Editor's Note: Most moviegoers don't get to attend many film festivals, but festivals are important nonetheless. What happens at a festival can influence how, when, and even whether a film will get out to audiences.

Two of our regular critics are at the Virginia Film Festival this weekend, and will be sending us daily updates, capsule reviews, and reflections on what they see. (We also covered the Toronto International Film Festival this year, and you can read those reflections too, beginning with Day 1.)

Running from Crazy (directed by Barbara Kopple)
Computer Chess (directed by Andrew Bujalski)

The two critical movie reviewer clichés that bug me the most might be these: "I can't wait to see it again!" and "Were we even watching the same film?" Usually these are more about critics speaking to other critics than the films themselves. Critics can forget they should be talking primarily to readers.

But like most clichés, they persist in part because they communicate something complex very simply. "I can't wait to see it again" can convey a hunch that our perceptions change and that context matters.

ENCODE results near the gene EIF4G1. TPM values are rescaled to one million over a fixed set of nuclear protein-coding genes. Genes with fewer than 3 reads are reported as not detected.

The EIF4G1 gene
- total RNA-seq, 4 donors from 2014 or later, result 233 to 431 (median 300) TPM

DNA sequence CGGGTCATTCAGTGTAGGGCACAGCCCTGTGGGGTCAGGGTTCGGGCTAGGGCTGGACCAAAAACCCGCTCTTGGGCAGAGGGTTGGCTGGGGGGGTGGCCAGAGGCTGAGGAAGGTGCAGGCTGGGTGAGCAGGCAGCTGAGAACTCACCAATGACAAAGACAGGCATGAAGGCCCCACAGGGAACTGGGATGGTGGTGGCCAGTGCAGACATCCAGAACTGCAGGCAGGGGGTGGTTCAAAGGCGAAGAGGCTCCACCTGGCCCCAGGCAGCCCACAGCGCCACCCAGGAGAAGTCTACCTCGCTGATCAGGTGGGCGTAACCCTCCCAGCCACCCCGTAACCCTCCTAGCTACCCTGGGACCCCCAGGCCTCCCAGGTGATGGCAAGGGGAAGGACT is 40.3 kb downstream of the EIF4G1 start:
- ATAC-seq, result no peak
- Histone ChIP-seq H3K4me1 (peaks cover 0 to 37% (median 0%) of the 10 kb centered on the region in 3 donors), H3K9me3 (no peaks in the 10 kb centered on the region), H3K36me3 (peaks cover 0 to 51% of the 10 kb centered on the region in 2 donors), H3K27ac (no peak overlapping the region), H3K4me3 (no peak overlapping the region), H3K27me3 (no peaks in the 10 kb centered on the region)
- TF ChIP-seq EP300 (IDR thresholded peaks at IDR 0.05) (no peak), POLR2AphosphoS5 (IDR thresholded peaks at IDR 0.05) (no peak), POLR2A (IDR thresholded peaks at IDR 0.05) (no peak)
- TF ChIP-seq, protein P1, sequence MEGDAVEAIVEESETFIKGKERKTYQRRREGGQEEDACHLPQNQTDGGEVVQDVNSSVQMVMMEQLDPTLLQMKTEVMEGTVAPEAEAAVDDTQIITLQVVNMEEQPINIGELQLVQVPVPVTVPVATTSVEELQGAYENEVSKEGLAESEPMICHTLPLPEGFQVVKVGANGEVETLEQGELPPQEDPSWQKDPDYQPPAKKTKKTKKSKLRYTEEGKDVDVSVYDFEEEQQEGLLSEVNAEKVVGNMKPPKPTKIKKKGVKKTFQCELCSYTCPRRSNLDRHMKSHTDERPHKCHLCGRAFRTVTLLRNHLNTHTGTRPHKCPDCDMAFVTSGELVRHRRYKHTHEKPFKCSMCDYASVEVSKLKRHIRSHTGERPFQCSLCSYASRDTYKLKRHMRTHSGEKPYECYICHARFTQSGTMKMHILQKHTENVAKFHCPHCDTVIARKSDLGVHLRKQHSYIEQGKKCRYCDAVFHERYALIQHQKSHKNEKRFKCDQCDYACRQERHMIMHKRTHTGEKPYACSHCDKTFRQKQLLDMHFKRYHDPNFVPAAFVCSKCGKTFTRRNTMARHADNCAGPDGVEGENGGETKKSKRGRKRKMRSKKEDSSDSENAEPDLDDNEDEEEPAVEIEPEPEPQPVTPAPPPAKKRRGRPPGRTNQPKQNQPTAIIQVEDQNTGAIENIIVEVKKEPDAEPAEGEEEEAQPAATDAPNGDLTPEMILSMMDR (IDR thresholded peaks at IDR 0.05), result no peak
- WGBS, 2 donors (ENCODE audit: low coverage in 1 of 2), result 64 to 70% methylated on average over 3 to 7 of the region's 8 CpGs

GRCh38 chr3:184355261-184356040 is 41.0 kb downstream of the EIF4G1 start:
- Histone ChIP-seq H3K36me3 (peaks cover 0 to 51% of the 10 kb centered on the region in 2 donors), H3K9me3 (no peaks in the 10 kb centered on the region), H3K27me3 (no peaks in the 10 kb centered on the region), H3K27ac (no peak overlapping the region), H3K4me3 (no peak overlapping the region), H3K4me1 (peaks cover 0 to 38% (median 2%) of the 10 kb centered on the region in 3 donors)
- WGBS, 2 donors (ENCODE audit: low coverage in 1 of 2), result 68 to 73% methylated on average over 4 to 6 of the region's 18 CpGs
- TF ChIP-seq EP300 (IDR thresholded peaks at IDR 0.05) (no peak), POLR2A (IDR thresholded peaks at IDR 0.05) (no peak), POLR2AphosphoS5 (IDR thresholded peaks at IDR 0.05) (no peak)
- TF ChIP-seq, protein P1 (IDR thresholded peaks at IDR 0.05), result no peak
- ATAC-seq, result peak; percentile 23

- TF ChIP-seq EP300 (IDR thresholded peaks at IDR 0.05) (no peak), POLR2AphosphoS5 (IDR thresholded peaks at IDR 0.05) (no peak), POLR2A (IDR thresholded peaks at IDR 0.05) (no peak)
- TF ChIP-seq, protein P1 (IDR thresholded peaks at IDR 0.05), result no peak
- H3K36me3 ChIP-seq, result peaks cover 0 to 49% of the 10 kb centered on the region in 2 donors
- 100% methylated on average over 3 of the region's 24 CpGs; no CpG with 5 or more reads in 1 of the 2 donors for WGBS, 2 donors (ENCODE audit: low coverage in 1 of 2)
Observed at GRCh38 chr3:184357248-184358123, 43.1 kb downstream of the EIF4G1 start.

I first saw Barbara Kopple's Running From Crazy at the Full Frame Documentary Film Festival in April, and I've been waiting anxiously to see it again. In April it was my favorite film of the year, but even critics are not immune to favoring that which they have seen most recently. When other critics didn't rate it as highly—the film has been getting mixed reviews—I was tempted to moderate my praise somewhat until I saw it again.

So I tried to check my expectations at the door, look at it fresh, and . . . it really is that good.

Directed by ...

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